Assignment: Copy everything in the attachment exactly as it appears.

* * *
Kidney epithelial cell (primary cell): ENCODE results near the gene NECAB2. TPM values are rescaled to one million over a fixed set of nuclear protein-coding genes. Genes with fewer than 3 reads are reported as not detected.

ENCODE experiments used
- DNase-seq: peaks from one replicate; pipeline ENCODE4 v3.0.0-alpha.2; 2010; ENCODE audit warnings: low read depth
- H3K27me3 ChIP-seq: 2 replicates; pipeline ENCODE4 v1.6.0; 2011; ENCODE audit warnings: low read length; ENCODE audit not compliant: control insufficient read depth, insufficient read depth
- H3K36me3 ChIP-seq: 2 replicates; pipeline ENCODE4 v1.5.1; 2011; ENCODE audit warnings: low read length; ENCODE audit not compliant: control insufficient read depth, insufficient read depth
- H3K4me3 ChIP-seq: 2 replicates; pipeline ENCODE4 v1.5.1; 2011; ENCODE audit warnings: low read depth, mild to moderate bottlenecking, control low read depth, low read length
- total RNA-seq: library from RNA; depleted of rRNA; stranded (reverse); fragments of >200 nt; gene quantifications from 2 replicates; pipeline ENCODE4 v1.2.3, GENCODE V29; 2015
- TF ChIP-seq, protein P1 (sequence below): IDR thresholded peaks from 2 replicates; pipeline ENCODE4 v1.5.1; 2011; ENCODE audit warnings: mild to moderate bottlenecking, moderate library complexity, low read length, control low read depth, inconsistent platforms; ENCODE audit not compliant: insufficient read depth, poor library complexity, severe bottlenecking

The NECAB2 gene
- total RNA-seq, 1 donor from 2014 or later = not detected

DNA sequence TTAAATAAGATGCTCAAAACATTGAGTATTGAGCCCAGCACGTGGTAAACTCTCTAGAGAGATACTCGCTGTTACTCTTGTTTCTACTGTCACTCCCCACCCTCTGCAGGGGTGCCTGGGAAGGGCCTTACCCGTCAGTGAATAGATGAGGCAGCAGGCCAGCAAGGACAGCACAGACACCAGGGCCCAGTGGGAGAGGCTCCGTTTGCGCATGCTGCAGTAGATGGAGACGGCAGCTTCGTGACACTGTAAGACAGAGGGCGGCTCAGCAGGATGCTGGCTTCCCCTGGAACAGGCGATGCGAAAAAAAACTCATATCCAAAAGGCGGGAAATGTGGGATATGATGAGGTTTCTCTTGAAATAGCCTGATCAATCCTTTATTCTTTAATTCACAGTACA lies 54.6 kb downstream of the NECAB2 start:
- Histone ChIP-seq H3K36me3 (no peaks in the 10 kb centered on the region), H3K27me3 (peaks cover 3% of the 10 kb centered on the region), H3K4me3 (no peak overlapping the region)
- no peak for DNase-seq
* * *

Kidney epithelial cell (primary cell): ENCODE results near the gene NECAB2. TPM values are rescaled to one million over a fixed set of nuclear protein-coding genes. Genes with fewer than 3 reads are reported as not detected.

ENCODE experiments used
- DNase-seq: peaks from one replicate; pipeline ENCODE4 v3.0.0-alpha.2; 2010; ENCODE audit warnings: low read depth
- H3K27me3 ChIP-seq: 2 replicates; pipeline ENCODE4 v1.6.0; 2011; ENCODE audit warnings: low read length; ENCODE audit not compliant: control insufficient read depth, insufficient read depth
- H3K36me3 ChIP-seq: 2 replicates; pipeline ENCODE4 v1.5.1; 2011; ENCODE audit warnings: low read length; ENCODE audit not compliant: control insufficient read depth, insufficient read depth
- H3K4me3 ChIP-seq: 2 replicates; pipeline ENCODE4 v1.5.1; 2011; ENCODE audit warnings: low read depth, mild to moderate bottlenecking, control low read depth, low read length
- total RNA-seq: library from RNA; depleted of rRNA; stranded (reverse); fragments of >200 nt; gene quantifications from 2 replicates; pipeline ENCODE4 v1.2.3, GENCODE V29; 2015
- TF ChIP-seq, protein P1 (sequence below): IDR thresholded peaks from 2 replicates; pipeline ENCODE4 v1.5.1; 2011; ENCODE audit warnings: mild to moderate bottlenecking, moderate library complexity, low read length, control low read depth, inconsistent platforms; ENCODE audit not compliant: insufficient read depth, poor library complexity, severe bottlenecking

The NECAB2 gene
- total RNA-seq, 1 donor from 2014 or later = not detected

DNA sequence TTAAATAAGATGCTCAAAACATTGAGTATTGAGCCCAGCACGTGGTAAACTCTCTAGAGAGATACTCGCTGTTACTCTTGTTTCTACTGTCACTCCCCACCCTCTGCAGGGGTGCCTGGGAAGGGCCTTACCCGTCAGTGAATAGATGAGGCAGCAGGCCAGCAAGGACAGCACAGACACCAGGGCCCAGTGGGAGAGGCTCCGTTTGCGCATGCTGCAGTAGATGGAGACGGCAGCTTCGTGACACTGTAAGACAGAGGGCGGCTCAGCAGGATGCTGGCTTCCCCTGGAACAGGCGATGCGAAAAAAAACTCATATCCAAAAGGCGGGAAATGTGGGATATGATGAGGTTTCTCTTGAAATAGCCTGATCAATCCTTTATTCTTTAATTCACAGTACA lies 54.6 kb downstream of the NECAB2 start:
- Histone ChIP-seq H3K36me3 (no peaks in the 10 kb centered on the region), H3K27me3 (peaks cover 3% of the 10 kb centered on the region), H3K4me3 (no peak overlapping the region)
- no peak for DNase-seq